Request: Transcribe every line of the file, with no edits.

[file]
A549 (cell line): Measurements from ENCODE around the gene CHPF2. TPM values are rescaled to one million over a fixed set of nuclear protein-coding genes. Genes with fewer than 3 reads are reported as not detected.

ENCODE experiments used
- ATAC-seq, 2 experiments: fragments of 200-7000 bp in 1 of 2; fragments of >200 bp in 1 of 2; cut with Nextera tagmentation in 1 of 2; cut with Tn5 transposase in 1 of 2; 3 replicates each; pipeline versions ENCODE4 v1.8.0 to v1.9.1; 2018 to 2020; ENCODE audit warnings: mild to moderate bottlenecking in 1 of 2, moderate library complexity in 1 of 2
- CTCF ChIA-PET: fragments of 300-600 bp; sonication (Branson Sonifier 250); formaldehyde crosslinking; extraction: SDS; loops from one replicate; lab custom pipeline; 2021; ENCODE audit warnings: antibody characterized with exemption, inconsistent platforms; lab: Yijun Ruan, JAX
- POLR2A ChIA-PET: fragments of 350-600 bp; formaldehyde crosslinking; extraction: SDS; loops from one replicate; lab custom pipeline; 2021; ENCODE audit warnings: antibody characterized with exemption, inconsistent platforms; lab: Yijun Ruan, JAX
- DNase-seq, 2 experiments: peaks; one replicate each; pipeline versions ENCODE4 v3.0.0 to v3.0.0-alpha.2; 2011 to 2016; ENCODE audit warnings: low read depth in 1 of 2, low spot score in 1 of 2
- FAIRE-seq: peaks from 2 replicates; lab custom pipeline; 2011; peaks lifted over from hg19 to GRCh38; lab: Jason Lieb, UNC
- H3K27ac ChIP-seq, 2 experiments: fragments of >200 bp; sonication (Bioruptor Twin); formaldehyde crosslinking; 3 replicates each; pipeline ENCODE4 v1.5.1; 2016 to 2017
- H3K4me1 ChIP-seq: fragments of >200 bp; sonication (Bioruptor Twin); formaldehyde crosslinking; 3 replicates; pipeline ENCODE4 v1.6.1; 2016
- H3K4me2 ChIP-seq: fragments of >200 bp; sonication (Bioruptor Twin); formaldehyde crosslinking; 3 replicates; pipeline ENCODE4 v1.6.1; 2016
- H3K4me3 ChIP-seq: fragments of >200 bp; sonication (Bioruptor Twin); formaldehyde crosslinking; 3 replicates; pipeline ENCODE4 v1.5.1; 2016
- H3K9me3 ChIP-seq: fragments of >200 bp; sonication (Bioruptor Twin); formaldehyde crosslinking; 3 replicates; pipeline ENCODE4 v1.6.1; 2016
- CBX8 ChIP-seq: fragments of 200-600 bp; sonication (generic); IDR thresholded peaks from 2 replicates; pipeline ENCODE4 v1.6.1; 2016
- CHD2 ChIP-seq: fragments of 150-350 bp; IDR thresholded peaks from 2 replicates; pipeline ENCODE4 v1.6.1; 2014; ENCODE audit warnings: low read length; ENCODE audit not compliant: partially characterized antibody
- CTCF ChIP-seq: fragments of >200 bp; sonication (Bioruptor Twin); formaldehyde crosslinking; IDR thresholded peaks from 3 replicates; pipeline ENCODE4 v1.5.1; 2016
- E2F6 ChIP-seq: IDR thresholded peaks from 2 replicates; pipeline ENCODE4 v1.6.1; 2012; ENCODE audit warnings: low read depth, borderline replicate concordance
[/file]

A549 (cell line): Measurements from ENCODE around the gene CHPF2. TPM values are rescaled to one million over a fixed set of nuclear protein-coding genes. Genes with fewer than 3 reads are reported as not detected.

ENCODE experiments used
- ATAC-seq, 2 experiments: fragments of 200-7000 bp in 1 of 2; fragments of >200 bp in 1 of 2; cut with Nextera tagmentation in 1 of 2; cut with Tn5 transposase in 1 of 2; 3 replicates each; pipeline versions ENCODE4 v1.8.0 to v1.9.1; 2018 to 2020; ENCODE audit warnings: mild to moderate bottlenecking in 1 of 2, moderate library complexity in 1 of 2
- CTCF ChIA-PET: fragments of 300-600 bp; sonication (Branson Sonifier 250); formaldehyde crosslinking; extraction: SDS; loops from one replicate; lab custom pipeline; 2021; ENCODE audit warnings: antibody characterized with exemption, inconsistent platforms; lab: Yijun Ruan, JAX
- POLR2A ChIA-PET: fragments of 350-600 bp; formaldehyde crosslinking; extraction: SDS; loops from one replicate; lab custom pipeline; 2021; ENCODE audit warnings: antibody characterized with exemption, inconsistent platforms; lab: Yijun Ruan, JAX
- DNase-seq, 2 experiments: peaks; one replicate each; pipeline versions ENCODE4 v3.0.0 to v3.0.0-alpha.2; 2011 to 2016; ENCODE audit warnings: low read depth in 1 of 2, low spot score in 1 of 2
- FAIRE-seq: peaks from 2 replicates; lab custom pipeline; 2011; peaks lifted over from hg19 to GRCh38; lab: Jason Lieb, UNC
- H3K27ac ChIP-seq, 2 experiments: fragments of >200 bp; sonication (Bioruptor Twin); formaldehyde crosslinking; 3 replicates each; pipeline ENCODE4 v1.5.1; 2016 to 2017
- H3K4me1 ChIP-seq: fragments of >200 bp; sonication (Bioruptor Twin); formaldehyde crosslinking; 3 replicates; pipeline ENCODE4 v1.6.1; 2016
- H3K4me2 ChIP-seq: fragments of >200 bp; sonication (Bioruptor Twin); formaldehyde crosslinking; 3 replicates; pipeline ENCODE4 v1.6.1; 2016
- H3K4me3 ChIP-seq: fragments of >200 bp; sonication (Bioruptor Twin); formaldehyde crosslinking; 3 replicates; pipeline ENCODE4 v1.5.1; 2016
- H3K9me3 ChIP-seq: fragments of >200 bp; sonication (Bioruptor Twin); formaldehyde crosslinking; 3 replicates; pipeline ENCODE4 v1.6.1; 2016
- CBX8 ChIP-seq: fragments of 200-600 bp; sonication (generic); IDR thresholded peaks from 2 replicates; pipeline ENCODE4 v1.6.1; 2016
- CHD2 ChIP-seq: fragments of 150-350 bp; IDR thresholded peaks from 2 replicates; pipeline ENCODE4 v1.6.1; 2014; ENCODE audit warnings: low read length; ENCODE audit not compliant: partially characterized antibody
- CTCF ChIP-seq: fragments of >200 bp; sonication (Bioruptor Twin); formaldehyde crosslinking; IDR thresholded peaks from 3 replicates; pipeline ENCODE4 v1.5.1; 2016
- E2F6 ChIP-seq: IDR thresholded peaks from 2 replicates; pipeline ENCODE4 v1.6.1; 2012; ENCODE audit warnings: low read depth, borderline replicate concordance